Buick is a marque of automobile sold in the United States, Canada, China, Taiwan, Qatar, and Israel by General Motors Corporation. Since the demise of Oldsmobile in 2004, it is GM's only North America-based entry-level luxury brand.
Buick originated as an independent motor car manufacturer, the Buick Motor Company, incorporated on May 19, 1903, by the Scottish-American David Dunbar Buick in Detroit, Michigan. Later that year, the struggling company was taken over by James H. Whiting (1842-1919) , who moved it to his hometown of Flint, Michigan, and brought in William C. Durant in 1904 to manage his new acquisition. Buick sold his stock for a small sum upon departure, and died in modest circumstances twenty-five years later.
Between 1899 and 1902 there were 2 prototype vehicles built in Detroit, Michigan by Walter Marr. Some documentation exists of the 1901 or 1902 prototype with tiller steering similar to the Oldsmobile Curved Dash.
In mid 1904 another prototype was constructed for an endurance run which convinced James H. Whiting to authorize production of the first models offered to the public. The architecture of this prototype was the basis for the Model B.
There are, however, two replicas in existence: the 1904 endurance car at the Buick Gallery & Research Center in Flint, and a Model B assembled by an enthusiast in California for the division's 100th anniversary. Both of these vehicles use various parts from Buicks of that early era as well as fabricated parts. It is important to note these vehicles were each constructed with the two 1904 engines known to exist.
The powertrain and chassis architecture introduced on the Model B was continued through the 1909 Model F. The early success of Buick is attributed in part to the valve-in-head engine patented by Eugene Richard. The creation of General Motors is attributed in part to the success of Buick, so it can be said Marr and Richard's designs directly led to GM.
The basic architecture of the 1904 Buick was optimally engineered even by today's standards. The flat-twin engine is inherently balanced, with torque presented to the chassis in a longitudinal manner - actually cancelling front end lift - rather than producing undesirable lateral motion. The engine was mounted amidships, now considered the optimal location.
Durant was a natural, and Buick soon became the largest car maker in America. Using the profits from this, Durant embarked on a series of corporate acquisitions, calling the new mega-corporation General Motors. At first, the manufacturers comprising General Motors competed against each other, but Durant ended that. He wanted each General Motors division to target one class of buyer, and in his new scheme Buick was near the top—only the Cadillac brand had more prestige.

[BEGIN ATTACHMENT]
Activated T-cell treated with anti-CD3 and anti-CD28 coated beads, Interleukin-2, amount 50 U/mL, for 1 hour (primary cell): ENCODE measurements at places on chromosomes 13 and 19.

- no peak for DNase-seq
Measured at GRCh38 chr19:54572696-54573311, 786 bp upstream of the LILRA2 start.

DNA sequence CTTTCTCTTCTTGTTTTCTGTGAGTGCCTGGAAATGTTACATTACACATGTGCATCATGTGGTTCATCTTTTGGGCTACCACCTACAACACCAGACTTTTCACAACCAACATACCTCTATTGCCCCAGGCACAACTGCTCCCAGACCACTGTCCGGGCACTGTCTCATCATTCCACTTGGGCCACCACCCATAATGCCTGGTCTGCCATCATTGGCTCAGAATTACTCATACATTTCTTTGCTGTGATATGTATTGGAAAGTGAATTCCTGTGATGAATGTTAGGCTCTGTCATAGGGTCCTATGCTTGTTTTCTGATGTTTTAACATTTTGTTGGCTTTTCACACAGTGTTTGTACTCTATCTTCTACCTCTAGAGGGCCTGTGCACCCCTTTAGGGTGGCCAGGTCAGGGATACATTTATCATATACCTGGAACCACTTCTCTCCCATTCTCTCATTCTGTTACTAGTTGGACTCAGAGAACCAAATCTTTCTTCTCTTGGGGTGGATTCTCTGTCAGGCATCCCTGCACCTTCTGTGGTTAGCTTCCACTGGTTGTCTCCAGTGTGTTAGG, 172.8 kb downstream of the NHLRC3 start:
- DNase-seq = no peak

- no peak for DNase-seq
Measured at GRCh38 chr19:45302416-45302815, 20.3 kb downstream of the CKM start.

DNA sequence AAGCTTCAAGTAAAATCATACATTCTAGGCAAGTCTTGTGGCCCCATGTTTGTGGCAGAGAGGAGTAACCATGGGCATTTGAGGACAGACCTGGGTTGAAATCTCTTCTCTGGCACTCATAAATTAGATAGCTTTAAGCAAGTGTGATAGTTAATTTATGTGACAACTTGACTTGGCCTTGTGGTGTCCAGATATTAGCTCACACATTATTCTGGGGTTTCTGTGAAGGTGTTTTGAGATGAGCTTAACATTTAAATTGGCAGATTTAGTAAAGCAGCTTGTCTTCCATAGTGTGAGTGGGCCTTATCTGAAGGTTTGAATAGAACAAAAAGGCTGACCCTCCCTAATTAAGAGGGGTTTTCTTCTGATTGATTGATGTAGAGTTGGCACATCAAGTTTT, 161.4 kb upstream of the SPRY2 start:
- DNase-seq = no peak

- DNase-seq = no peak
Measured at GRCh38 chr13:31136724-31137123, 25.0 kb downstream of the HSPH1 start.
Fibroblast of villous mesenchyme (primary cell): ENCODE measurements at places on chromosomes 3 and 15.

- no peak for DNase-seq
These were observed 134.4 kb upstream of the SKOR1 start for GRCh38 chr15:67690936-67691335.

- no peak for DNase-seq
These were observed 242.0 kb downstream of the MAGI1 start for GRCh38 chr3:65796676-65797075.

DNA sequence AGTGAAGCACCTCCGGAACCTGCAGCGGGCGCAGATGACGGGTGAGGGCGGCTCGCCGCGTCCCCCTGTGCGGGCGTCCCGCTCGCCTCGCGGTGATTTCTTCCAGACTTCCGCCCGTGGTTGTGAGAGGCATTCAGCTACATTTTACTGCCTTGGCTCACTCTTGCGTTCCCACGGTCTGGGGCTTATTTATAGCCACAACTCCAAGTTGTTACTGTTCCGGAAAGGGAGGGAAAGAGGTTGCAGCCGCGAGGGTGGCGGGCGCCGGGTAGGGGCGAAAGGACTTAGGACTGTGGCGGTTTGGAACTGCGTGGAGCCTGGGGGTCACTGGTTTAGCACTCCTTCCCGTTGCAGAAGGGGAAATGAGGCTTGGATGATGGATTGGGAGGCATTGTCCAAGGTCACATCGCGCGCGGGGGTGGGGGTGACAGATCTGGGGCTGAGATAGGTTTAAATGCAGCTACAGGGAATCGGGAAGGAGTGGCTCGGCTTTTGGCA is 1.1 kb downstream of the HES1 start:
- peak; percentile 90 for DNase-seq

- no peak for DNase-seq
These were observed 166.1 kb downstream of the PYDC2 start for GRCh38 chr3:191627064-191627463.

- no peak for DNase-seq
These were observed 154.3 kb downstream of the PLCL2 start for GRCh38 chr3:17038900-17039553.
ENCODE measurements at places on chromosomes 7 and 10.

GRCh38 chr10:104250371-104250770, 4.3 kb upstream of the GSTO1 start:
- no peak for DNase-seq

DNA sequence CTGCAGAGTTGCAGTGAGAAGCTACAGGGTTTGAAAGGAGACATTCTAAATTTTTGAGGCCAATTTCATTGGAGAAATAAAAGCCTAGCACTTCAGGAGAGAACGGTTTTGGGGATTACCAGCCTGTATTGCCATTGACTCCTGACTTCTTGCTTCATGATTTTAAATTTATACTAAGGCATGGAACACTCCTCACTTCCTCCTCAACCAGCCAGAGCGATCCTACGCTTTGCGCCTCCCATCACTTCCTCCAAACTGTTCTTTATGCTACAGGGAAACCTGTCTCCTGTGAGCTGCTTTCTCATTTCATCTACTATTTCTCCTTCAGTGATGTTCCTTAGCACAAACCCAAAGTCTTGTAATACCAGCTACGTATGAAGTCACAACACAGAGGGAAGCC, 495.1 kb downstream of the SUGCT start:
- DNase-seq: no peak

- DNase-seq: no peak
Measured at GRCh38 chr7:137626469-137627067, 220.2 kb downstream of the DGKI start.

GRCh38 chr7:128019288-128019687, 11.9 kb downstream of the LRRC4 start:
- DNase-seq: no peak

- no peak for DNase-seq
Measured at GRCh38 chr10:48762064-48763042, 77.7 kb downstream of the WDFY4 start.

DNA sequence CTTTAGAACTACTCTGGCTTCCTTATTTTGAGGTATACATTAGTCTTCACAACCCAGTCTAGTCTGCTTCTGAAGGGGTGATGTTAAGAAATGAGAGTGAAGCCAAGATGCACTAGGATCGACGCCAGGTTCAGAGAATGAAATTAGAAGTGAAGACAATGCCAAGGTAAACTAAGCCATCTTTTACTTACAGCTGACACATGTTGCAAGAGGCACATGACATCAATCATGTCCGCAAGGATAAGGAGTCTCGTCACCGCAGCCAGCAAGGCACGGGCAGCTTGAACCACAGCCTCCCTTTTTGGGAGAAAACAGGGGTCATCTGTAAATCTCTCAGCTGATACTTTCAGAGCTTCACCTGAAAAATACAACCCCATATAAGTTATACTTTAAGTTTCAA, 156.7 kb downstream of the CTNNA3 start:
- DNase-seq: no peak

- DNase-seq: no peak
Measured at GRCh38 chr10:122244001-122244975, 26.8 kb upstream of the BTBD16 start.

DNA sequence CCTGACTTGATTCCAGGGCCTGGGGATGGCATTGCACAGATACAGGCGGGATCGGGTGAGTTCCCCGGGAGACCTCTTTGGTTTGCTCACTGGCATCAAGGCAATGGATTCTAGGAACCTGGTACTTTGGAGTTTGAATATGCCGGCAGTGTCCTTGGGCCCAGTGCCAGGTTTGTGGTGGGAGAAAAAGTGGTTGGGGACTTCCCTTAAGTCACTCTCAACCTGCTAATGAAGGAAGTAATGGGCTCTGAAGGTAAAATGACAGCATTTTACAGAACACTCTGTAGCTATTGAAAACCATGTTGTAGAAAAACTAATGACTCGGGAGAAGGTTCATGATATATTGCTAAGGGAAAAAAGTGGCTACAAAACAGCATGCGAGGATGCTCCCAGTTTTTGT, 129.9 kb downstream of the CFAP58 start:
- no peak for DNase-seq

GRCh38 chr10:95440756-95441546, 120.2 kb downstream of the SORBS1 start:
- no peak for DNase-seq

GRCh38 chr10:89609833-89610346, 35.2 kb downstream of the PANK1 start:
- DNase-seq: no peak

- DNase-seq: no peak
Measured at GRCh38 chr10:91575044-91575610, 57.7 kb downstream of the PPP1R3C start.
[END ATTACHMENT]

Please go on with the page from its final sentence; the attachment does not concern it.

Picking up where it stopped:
In 1911, Buick introduced its first closed-body car, four years ahead of Ford. In 1929, Buick Motor Division launched the Marquette sister brand, designed to bridge the price gap between Buick and Oldsmobile; however, Marquette was discontinued in 1930.
Overall sales of the Buick brand peaked in the 1984 model year, when falling oil prices and the prevailing economic recovery buoyed the sales of traditional full-sized automobiles, in combination with the popularity of newer, smaller offerings and performance oriented turbocharged models. Subsequently, sales fell as downsized premium luxury coupe, full-sized and mid-sized models were poorly received by the public in the period between 1985 and 1990. The number of Buick models on offer fell over time, with the compact and performance segments being abandoned altogether.
Today Buick retains that position in the GM lineup. The ideal Buick customer was comfortably off, possibly not quite rich enough to afford a Cadillac or not desiring the ostentation of one, but definitely in the market for a car above the norm. Buick is one of the oldest marques in the world, with Mercedes-Benz, Renault, Peugeot, Cadillac, Daimler and the discontinued Oldsmobile.
Speculation existed, however, as to whether GM will eliminate the Buick brand to cut costs. This followed the temporary suspension of GM's planned Zeta project to develop new rear wheel drive cars fitting the Buick market niche GM also has started consolidating of Buick, Pontiac, and GMC trucks into single dealer franchises, which would make it simple to eliminate the Buick brand without leaving dealers devoid of product. However, with the development of the Zeta platform still ongoing (including the development of the 2006 VE Commodore and the new Chevrolet Camaro), it may be likely that Buick will survive still.
Buick began consolidating its lineup in 2005, replacing the Century and Regal with the LaCrosse (known as the Buick Allure in Canada), and the LeSabre and Park Avenue with the Lucerne in 2006. Both of its SUVs, the Rendezvous and Rainier were discontinued in 2007 to make way for the new 2008 Enclave, while the slow-selling Terraza minivan has also been dropped for '08. This leaves the marque with just three models in the United States. In 2008, Buick sales slipped from an average of four cars per dealer per month to three, in addition to two trucks. There have been rumors on Edmund's and Motor Trend that Buick will have a roadster sedan in 2010, which could mean that the marque may survive beyond 2009.
There is speculation that future Buick models will have interior and exterior designs with greatly increased influence from Buick of China. This is due to Buick's great success and high reputation in China. Motor Authority has also written that Buick will introduce the Buick Excelle in the United States in 2008 Other Chinese designed models are likely to follow either as debuts or as redesigns of existing American models.